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AB-739 Civil law: liability: communication of cyber security-threat information.(2015-2016)

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Amended  IN  Assembly  May 01, 2015
Amended  IN  Assembly  April 16, 2015
Amended  IN  Assembly  April 09, 2015
Amended  IN  Assembly  March 26, 2015

CALIFORNIA LEGISLATURE— 2015–2016 REGULAR SESSION

Assembly Bill
No. 739


Introduced by Assembly Member Irwin

February 25, 2015


An act to add and repeal Section 43.99.1 to the Civil Code, relating to civil law.


LEGISLATIVE COUNSEL'S DIGEST


AB 739, as amended, Irwin. Civil law: liability: communication of cyber security: threat security-threat information.
Existing law requires a business that owns, licenses, or maintains personal information about a California resident to implement and maintain reasonable security procedures and practices appropriate to the nature of the information to protect the personal information from unauthorized access, destruction, use, modification, or disclosure. Existing law requires a person or business conducting business in California that owns or licenses computerized data that includes personal information, as defined, to disclose, as specified, a breach of the security of the system or data following discovery or notification of the security breach to any California resident whose personal information was, or is reasonably believed to have been, acquired by an unauthorized person, unless the information was encrypted. Existing law also requires a person or business that maintains computerized data that includes personal information that the person or business does not own to notify the owner or licensee of the information of any breach of the security of the data immediately following discovery, as specified.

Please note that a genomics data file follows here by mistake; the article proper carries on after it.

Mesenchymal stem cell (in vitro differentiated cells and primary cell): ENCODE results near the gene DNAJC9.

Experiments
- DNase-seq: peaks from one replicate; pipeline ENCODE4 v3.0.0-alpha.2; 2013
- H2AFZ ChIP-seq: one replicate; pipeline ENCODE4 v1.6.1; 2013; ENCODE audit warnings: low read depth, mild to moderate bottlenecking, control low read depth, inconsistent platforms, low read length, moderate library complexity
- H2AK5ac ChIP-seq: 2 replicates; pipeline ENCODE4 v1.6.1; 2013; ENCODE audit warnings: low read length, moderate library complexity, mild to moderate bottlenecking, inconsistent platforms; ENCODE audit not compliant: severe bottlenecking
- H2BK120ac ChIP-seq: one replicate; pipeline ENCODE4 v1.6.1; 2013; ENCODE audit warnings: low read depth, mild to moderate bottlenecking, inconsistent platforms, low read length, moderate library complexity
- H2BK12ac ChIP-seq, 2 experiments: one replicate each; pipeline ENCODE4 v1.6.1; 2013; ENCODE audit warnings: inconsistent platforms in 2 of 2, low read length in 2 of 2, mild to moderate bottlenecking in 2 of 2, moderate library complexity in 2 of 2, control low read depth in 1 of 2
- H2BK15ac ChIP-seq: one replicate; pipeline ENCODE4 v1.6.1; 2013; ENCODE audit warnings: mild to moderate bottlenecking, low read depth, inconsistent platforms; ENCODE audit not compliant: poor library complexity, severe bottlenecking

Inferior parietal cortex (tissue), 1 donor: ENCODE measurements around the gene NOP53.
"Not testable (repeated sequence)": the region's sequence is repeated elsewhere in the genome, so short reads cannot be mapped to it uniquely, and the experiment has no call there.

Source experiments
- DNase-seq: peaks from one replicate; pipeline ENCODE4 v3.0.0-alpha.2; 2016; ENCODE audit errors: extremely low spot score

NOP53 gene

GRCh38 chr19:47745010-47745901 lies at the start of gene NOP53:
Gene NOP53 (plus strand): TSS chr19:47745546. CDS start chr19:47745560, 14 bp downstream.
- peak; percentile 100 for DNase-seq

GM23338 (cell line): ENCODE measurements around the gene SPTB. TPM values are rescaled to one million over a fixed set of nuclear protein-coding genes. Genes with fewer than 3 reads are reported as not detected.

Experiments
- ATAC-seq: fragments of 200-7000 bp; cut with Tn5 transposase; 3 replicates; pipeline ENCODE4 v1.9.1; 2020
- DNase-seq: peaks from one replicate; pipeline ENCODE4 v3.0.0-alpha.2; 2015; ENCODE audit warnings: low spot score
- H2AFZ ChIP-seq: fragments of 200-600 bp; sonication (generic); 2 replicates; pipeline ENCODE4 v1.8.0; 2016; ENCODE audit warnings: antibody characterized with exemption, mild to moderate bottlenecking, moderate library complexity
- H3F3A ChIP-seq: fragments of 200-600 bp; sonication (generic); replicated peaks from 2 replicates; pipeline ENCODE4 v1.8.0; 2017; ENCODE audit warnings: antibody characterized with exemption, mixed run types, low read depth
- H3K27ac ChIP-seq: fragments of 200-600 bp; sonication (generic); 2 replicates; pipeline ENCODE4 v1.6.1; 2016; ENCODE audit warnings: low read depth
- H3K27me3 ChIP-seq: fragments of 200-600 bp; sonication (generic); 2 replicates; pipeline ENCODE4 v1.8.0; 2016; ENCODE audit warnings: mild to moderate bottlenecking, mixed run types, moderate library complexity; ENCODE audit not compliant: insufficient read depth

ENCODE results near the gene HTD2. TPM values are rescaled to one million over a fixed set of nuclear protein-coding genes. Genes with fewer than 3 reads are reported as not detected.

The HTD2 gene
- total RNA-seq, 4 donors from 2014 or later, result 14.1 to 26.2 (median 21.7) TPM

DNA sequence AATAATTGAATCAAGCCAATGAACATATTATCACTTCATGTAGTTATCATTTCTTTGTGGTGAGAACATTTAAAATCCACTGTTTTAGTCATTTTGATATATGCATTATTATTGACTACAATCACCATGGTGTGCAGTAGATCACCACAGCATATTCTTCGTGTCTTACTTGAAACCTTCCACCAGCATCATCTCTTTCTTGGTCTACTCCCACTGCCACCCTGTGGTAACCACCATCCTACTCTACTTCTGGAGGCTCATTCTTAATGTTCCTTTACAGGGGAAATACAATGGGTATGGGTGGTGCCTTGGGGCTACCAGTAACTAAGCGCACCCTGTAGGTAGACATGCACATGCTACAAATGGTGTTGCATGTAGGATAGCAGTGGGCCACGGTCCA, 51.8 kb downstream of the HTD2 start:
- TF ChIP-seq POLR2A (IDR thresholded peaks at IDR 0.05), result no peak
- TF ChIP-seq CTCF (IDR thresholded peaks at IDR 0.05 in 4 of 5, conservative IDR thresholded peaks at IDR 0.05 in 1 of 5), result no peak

This bill would, until January 1, 2020, provide that there shall be no civil or criminal liability for, and no cause of action shall arise against, an lie or be maintained against any private entity based upon its communication of cyber security-threat information to another private entity, or to a state law enforcement agency. for the sharing or receiving of cyber security-threat information if the sharing or receiving is conducted, as specified. The immunity from liability would only apply if the communication is made without the intent to injure, defraud, or to otherwise endanger any individual or public or private entity and is made to address a vulnerability in, or to prevent a threat to the integrity, confidentiality, or availability of, a system, network, or critical infrastructure component of a public or private entity, to provide support for cyber security crime investigation, or to protect individuals, entities, or the state from harm, gross negligence, as specified. The bill would also prohibit a private entity that communicates is engaged in sharing or receiving cyber security-threat information from using that information to gain an unfair competitive advantage and require that it, in good faith, make reasonable efforts to safeguard communications, comply with any lawful restriction placed on the communication, transfer the cyber security-threat information as expediently as possible while upholding reasonable protections, and ensure that appropriate anonymization and minimization of the information contained in the communication, as specified.

This bill would specify that a communication of cyber security-threat information made in compliance with this section and shared with a public agency is confidential and shall not be disclosed under the California Public Records Act.

Existing constitutional provisions require that a statute that limits the right of access to the meetings of public bodies or the writings of public officials and agencies be adopted with findings demonstrating the interest protected by the limitation and the need for protecting that interest.

This bill would make legislative findings to that effect.

Vote: MAJORITY   Appropriation: NO   Fiscal Committee: YESNO   Local Program: NO  

The people of the State of California do enact as follows:


SECTION 1.

 Section 43.99.1 is added to the Civil Code, to read:

43.99.1.
 (a) There shall be no civil or criminal liability for, and no (1) No cause of action shall arise lie, or be maintained against, a any private entity whose actions comply for the sharing or receiving of cyber security-threat information if the sharing or receiving is conducted in accordance with subdivision (b) based upon its communication of cyber security-threat information to another private entity, or to a state law enforcement agency. or public entity. The immunity from liability granted by this section shall only apply if the communication is made without the intent to injure, defraud, or to otherwise endanger any individual or public or private entity and is made for one of the following purposes: gross negligence.